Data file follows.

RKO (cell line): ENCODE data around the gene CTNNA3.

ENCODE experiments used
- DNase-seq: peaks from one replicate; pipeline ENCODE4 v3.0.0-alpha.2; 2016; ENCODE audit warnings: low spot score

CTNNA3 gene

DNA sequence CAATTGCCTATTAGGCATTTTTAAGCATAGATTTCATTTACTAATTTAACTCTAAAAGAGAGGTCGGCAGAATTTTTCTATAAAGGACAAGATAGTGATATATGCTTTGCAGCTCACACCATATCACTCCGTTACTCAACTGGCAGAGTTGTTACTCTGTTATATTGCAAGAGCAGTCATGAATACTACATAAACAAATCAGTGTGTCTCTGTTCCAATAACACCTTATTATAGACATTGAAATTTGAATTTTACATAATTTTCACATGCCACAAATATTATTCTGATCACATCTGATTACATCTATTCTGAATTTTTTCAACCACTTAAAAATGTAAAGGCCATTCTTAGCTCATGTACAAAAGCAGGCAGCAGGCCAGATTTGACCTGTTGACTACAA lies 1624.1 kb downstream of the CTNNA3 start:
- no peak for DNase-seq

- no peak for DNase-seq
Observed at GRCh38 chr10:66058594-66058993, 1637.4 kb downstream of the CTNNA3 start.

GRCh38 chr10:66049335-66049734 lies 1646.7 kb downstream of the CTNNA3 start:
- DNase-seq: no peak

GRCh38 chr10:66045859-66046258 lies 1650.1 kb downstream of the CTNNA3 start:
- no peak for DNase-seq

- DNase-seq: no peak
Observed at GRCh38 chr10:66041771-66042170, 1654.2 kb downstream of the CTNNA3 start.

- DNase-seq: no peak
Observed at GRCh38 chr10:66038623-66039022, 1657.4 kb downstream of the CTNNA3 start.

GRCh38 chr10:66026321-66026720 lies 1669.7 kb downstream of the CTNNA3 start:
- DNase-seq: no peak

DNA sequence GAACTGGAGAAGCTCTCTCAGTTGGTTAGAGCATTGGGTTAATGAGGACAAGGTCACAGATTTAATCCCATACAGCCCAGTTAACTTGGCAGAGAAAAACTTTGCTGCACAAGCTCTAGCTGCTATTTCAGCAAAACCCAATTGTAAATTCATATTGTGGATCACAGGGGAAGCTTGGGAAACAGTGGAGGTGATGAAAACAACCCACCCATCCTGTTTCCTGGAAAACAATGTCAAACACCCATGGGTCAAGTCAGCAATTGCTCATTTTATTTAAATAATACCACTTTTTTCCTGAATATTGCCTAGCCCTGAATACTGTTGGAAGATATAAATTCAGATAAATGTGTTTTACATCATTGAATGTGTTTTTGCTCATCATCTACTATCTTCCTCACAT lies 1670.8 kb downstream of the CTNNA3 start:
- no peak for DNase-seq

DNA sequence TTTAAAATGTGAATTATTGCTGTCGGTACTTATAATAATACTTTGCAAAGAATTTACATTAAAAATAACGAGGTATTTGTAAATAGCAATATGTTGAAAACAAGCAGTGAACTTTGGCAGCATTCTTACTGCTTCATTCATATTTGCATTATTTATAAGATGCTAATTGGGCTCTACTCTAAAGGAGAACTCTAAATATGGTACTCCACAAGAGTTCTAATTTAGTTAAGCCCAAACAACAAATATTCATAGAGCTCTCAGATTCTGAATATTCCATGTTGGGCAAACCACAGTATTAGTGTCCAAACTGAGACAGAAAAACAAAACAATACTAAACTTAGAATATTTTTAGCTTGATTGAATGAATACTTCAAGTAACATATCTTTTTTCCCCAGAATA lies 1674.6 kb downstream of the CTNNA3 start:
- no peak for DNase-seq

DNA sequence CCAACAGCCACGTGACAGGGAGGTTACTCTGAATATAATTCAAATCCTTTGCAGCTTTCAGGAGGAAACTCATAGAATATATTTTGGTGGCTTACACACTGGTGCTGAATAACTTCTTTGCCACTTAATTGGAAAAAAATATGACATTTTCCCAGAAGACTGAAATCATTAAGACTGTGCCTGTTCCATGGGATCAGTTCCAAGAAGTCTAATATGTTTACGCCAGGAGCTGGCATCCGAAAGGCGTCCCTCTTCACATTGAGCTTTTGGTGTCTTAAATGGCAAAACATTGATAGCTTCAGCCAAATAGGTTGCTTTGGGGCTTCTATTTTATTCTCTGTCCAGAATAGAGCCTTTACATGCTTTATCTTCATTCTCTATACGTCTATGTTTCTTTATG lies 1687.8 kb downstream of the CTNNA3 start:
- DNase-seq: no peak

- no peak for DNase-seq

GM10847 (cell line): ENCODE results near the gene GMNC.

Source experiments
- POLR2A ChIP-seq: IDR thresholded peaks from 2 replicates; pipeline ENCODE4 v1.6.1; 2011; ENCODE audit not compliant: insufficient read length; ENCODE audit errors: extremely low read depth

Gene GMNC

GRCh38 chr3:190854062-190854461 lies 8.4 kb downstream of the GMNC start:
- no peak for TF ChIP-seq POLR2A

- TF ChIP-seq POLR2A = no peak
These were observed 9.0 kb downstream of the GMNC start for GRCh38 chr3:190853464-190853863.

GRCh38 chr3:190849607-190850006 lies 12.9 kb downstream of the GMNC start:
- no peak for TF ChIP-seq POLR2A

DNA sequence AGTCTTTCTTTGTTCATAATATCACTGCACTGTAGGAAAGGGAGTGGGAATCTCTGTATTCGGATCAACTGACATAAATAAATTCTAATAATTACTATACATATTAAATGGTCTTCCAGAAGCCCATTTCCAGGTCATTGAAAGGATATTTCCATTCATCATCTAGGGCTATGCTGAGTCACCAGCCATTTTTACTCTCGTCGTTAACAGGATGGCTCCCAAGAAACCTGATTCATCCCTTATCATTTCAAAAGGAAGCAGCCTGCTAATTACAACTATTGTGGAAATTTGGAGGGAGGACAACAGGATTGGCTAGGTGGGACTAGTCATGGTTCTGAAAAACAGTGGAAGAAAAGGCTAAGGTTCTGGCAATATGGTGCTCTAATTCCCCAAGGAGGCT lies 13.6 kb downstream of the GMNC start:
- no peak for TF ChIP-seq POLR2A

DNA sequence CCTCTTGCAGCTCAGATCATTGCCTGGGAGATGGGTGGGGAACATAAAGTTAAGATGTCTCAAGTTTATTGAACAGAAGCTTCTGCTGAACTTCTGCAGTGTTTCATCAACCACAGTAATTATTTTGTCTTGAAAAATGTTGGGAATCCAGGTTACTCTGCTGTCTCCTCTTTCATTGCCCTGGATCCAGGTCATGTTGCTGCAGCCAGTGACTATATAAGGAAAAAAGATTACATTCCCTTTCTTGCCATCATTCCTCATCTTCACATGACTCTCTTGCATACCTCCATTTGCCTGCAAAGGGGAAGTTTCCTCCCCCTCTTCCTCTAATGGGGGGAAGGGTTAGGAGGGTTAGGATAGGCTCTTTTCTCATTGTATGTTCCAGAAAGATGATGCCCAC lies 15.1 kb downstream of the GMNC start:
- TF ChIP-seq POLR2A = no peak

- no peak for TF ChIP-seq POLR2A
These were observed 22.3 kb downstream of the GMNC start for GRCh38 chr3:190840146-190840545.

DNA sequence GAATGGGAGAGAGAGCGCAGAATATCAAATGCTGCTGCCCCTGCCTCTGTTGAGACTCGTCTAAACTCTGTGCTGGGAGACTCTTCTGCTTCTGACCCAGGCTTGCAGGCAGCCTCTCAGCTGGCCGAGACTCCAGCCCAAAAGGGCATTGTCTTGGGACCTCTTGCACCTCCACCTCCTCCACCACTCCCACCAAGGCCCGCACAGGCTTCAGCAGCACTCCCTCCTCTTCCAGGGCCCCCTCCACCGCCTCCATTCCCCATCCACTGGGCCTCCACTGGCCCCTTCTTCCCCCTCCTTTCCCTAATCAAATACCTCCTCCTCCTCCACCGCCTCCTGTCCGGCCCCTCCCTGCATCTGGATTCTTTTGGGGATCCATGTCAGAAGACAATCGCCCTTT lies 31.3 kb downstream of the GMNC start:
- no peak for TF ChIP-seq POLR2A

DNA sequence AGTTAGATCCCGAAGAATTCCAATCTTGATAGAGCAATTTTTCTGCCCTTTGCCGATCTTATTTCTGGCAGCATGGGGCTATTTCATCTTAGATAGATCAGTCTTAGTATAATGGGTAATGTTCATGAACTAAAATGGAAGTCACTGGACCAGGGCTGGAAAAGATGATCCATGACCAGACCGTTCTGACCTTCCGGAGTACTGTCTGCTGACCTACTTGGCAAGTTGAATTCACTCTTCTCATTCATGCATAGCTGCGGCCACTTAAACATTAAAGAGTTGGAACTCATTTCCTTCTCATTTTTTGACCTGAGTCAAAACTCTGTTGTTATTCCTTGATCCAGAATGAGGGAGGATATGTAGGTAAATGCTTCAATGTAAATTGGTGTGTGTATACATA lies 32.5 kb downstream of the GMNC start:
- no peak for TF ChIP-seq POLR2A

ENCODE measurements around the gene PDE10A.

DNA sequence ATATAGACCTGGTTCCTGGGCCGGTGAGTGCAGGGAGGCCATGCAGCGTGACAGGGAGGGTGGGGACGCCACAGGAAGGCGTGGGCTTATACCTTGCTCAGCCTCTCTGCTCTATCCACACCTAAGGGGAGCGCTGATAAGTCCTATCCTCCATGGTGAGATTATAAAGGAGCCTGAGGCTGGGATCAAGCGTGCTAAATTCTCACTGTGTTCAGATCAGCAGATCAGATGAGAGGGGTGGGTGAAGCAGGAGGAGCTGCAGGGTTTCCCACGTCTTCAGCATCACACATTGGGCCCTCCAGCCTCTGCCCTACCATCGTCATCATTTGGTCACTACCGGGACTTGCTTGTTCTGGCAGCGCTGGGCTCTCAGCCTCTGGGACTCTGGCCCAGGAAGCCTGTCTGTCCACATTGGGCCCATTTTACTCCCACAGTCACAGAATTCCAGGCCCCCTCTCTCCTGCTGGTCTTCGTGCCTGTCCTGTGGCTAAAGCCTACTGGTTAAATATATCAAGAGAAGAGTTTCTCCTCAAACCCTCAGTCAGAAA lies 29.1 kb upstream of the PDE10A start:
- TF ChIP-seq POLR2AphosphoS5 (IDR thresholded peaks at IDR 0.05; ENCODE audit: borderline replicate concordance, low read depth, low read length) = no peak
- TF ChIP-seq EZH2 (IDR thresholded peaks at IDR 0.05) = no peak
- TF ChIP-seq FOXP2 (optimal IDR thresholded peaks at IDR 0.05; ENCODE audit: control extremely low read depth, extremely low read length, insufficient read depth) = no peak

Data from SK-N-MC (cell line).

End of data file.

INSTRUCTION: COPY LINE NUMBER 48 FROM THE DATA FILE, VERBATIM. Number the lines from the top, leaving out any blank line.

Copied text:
- TF ChIP-seq POLR2AphosphoS5 (IDR thresholded peaks at IDR 0.05; ENCODE audit: borderline replicate concordance, low read depth, low read length) = no peak